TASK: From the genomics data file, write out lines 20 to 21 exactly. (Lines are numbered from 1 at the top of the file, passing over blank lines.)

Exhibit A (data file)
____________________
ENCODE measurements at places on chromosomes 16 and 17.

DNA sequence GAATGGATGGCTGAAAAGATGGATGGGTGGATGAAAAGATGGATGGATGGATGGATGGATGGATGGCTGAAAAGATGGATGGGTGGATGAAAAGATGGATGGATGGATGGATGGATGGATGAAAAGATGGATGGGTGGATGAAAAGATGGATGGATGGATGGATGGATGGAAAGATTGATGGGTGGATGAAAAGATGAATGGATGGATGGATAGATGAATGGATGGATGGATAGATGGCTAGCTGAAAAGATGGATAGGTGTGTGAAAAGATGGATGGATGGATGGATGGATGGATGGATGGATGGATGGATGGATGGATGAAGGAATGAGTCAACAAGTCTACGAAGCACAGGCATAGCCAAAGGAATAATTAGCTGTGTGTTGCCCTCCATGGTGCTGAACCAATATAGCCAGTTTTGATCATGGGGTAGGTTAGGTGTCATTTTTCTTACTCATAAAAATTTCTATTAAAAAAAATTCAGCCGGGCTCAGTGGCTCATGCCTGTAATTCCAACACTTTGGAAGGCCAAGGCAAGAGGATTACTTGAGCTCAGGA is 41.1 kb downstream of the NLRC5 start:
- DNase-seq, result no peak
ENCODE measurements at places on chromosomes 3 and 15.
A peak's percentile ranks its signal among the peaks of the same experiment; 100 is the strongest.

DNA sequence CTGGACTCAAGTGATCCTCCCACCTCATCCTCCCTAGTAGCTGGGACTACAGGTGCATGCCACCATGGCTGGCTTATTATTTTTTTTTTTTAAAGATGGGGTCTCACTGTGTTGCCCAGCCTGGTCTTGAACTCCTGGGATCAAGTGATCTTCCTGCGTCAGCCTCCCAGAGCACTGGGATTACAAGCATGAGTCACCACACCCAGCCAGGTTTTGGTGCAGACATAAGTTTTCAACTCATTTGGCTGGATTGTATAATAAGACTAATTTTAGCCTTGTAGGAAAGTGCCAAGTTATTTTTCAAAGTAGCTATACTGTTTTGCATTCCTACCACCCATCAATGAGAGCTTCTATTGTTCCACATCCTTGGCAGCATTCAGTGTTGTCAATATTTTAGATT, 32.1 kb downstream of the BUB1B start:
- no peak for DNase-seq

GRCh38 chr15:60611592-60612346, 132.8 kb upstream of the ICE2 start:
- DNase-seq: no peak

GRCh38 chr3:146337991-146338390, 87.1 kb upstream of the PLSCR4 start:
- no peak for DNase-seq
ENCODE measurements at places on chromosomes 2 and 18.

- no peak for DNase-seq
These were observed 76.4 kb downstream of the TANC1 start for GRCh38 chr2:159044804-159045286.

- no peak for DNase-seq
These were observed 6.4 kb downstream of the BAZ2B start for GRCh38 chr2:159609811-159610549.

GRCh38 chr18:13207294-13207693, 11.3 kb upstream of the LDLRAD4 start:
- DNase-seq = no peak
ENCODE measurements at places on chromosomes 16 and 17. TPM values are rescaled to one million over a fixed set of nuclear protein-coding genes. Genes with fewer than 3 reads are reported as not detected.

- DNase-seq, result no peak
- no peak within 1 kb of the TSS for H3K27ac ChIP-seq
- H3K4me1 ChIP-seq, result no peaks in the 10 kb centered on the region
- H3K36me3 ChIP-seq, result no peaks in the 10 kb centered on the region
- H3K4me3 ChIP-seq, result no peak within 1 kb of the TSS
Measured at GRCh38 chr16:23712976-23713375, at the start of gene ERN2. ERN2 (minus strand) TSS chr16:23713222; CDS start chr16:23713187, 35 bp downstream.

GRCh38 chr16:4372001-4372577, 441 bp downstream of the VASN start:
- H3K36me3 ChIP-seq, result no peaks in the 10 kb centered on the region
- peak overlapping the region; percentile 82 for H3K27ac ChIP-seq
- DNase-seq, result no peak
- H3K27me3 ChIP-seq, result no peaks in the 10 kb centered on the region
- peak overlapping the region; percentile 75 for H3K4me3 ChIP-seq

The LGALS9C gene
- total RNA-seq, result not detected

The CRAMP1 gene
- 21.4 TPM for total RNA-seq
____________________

- DNase-seq, result no peak
- no peak within 1 kb of the TSS for H3K27ac ChIP-seq